PAWS Magazine

Issue 66, Spring 2007

Busting the Myths About Shelter Animals

Nationwide, only about 15 percent of cats and dogs in loving homes were adopted from animal shelters. This can be hard to believe if you've ever been lucky enough to share your life with a wonderful graduate of a shelter or rescue group. Below we've dispelled some common myths about shelter animals, letting you in on the great benefits of the adoption option.

"You can't find puppies and kittens in shelters."
Definitely a myth! You can find puppies and kittens of all breed types, colors and sizes in shelters. In 2006, nearly 1,000 puppies and kittens were cared for in PAWS' Foster Care Program alone. Spring and summer are when you will find the most kittens in shelters, and puppies come in year round. Because puppies and kittens are very popular, you may need to visit a few different shelters at different times to find just the kind of pet you are looking for. But it will be well worth the effort knowing you saved a life.

"Shelter animals always have health and behavior problems."
Also a myth. Animals end up in shelters for various reasons: the landlord won't allow pets, the guardians don't have time anymore, a family member developed allergies. These dogs and cats often are already housetrained, know basic obedience, and many are known to be good with children and other pets. Many strays who come to shelters have obviously been well-cared for and loved, but somehow got separated from their families. Like all companion animals, they crave good care, affection, and a place to call home.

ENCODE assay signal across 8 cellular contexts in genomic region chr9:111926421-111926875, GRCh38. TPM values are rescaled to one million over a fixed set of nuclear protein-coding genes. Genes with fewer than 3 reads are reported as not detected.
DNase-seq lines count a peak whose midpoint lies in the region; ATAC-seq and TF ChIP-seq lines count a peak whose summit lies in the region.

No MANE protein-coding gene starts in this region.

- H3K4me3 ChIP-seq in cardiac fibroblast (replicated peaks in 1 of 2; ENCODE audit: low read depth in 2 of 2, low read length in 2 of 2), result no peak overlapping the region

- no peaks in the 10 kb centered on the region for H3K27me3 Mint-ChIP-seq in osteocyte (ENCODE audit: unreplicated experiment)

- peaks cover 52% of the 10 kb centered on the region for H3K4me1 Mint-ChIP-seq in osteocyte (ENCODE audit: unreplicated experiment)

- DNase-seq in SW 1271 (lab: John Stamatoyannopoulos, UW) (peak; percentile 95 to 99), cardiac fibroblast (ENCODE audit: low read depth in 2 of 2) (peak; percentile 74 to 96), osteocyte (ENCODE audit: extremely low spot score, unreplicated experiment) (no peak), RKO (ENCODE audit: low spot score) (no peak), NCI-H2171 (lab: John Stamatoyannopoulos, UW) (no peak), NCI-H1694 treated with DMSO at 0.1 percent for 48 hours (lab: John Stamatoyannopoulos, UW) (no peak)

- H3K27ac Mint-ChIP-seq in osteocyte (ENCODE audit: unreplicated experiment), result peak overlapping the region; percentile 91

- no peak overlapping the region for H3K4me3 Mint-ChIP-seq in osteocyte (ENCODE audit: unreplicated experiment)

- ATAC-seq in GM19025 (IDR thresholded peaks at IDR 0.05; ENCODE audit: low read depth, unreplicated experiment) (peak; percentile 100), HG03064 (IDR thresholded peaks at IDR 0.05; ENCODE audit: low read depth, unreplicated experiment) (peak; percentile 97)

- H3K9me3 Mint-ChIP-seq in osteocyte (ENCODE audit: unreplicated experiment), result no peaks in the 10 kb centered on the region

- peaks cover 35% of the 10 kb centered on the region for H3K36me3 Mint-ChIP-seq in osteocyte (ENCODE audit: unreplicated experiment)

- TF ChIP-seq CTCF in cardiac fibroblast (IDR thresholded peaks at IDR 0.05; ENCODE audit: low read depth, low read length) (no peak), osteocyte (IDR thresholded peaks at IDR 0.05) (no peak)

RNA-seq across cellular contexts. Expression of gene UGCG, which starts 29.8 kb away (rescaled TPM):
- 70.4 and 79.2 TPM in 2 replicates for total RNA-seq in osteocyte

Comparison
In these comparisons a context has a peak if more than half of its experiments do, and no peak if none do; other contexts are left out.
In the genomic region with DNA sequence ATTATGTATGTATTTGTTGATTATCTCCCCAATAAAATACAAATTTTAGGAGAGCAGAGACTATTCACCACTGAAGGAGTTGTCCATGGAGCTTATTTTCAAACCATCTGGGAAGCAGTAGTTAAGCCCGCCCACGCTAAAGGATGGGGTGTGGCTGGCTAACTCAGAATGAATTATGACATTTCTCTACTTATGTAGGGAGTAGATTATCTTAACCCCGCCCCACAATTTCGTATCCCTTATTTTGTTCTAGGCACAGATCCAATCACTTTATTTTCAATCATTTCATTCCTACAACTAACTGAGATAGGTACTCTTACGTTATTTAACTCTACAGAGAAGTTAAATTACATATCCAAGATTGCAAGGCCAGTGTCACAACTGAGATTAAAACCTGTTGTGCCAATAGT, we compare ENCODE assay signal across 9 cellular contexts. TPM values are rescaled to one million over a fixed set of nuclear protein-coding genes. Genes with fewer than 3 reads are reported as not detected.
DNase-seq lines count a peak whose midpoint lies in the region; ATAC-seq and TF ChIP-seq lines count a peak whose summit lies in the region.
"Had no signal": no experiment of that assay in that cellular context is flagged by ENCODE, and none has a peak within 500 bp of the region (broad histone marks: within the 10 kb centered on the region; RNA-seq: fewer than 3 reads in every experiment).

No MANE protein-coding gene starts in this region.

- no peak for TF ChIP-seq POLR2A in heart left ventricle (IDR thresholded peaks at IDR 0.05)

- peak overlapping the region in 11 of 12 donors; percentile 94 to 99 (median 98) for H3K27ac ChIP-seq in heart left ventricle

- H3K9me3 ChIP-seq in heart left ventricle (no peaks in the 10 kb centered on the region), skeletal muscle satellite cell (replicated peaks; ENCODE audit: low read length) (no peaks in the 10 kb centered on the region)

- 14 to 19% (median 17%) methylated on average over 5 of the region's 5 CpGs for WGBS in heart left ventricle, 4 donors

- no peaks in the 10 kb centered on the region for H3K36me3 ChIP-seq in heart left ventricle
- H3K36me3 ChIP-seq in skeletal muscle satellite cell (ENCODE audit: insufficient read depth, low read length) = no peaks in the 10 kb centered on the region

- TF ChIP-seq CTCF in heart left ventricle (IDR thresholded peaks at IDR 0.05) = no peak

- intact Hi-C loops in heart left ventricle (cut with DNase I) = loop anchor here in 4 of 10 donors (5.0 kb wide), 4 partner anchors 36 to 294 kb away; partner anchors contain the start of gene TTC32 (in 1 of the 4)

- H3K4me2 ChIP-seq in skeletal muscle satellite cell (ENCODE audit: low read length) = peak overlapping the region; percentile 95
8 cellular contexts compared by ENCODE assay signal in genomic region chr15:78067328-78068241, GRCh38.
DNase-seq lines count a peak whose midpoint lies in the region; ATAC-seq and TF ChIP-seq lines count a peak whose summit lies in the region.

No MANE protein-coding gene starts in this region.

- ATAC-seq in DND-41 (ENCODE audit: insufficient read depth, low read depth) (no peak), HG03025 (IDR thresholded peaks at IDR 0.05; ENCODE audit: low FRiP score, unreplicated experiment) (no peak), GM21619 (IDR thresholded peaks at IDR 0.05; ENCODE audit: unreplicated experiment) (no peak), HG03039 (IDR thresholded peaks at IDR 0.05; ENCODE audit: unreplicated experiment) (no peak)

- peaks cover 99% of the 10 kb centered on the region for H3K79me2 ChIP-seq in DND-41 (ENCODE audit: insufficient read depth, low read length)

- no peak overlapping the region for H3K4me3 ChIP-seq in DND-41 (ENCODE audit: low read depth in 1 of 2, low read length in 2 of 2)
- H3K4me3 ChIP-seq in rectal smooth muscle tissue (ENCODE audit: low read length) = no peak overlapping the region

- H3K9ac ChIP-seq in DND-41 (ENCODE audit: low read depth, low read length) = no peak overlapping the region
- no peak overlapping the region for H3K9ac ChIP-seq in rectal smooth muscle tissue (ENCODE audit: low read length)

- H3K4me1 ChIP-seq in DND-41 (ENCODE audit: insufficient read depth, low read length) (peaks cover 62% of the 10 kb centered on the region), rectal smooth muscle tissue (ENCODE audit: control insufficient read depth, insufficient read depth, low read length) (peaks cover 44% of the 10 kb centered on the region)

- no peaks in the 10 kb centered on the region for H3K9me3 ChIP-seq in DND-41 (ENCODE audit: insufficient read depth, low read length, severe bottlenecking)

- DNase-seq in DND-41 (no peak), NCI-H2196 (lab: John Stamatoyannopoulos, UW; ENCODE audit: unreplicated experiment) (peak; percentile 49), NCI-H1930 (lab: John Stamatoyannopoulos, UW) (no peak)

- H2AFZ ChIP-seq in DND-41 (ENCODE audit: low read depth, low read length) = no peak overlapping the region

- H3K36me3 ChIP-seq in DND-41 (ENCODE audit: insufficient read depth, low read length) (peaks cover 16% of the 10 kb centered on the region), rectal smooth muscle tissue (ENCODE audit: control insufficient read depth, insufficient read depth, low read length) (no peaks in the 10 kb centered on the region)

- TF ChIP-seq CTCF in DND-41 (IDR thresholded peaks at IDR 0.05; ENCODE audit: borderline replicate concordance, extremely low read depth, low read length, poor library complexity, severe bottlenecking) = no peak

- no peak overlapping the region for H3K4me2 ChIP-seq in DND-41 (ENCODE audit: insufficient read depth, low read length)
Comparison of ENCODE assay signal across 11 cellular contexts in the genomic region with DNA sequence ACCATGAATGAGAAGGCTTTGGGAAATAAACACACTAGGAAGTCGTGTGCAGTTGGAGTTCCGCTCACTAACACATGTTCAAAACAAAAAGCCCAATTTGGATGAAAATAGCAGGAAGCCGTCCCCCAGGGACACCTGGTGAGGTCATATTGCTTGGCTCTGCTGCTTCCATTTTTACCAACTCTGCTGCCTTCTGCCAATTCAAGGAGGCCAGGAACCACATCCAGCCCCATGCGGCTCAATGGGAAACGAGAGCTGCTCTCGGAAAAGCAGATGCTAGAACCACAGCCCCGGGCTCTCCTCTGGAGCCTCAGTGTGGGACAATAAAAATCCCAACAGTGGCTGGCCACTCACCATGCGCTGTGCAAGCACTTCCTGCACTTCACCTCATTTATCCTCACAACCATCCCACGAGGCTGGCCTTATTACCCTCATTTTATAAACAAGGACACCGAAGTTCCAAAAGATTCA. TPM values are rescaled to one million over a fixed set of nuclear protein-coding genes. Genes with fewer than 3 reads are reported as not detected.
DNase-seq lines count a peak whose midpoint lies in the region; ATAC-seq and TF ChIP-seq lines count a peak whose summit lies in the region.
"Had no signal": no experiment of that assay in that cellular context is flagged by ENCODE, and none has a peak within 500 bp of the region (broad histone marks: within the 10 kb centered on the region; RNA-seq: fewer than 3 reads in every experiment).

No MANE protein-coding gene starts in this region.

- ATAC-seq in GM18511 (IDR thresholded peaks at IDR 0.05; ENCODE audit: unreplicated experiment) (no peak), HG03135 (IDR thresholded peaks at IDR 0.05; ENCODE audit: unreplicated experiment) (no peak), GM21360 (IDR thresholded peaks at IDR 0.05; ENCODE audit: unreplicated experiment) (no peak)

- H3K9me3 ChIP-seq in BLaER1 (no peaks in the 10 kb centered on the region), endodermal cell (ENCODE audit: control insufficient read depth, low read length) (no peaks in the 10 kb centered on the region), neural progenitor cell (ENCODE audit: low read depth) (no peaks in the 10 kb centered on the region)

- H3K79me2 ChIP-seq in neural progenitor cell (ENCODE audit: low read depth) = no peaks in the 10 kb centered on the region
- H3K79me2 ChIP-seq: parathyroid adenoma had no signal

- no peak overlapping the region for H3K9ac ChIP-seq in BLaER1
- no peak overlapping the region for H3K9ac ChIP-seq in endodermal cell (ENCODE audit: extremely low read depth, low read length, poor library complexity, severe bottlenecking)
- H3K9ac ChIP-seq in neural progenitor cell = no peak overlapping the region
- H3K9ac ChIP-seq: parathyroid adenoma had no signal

"There are no purebreds in shelters and if I pay more for a pet, I know I'm getting a better value."
Would you be surprised to learn that 25 percent of animals in shelters are purebred? Someone else paid a high price for them, but couldn't make the lifetime commitment. If you adopt an animal from a shelter you will get much more for your money than you would from a breeder. For the adoption fee at PAWS—far lower than breeder prices—each dog and cat is spayed or neutered, receives initial vaccinations, a free health exam, a microchip with national registration, a collar and leash or carrier, and more. You can also adopt from breed-specific rescue groups, which can be found on

"I wouldn't know the animal's history. I want my pet to come with papers."
Shelter animals come with plenty of papers! When someone brings an animal to PAWS for re-homing, we gather as much information as possible about the animal's past. We request previous vet records and ask in-depth questions about the animal's likes, dislikes and behaviors. All this information is used by our expert adoption counselors to make great matches between every animal and his or her new family. While an animal is in our care, we keep records of all medical diagnoses and treatment, as well as notes on behavior and personality traits observed by volunteers and staff. Some who give up their purebred animals to PAWS also give us the pedigree registration papers to pass on to the new guardians.

"Animals in pet stores need homes, too."
Yes, they do. However, if pet stores continue to make a profit selling animals, they keep supporting the horrific institutions that most pet store puppies and kittens come from: places that mass-breed puppies and kittens with little or no regard for their health or emotional well-being. Responsible breeders never sell to a "middle man," not knowing where their animals may end up. They also interview potential guardians, and make a commitment to take back the pet at anytime during the animal's life, no matter the reason. Of course, many rescue groups and shelters host adoption events at pet supply stores—check out the schedule of events at your favorite store.

Visit PAWS or your local shelter today. We guarantee you'll be pleasantly surprised at who you find there.


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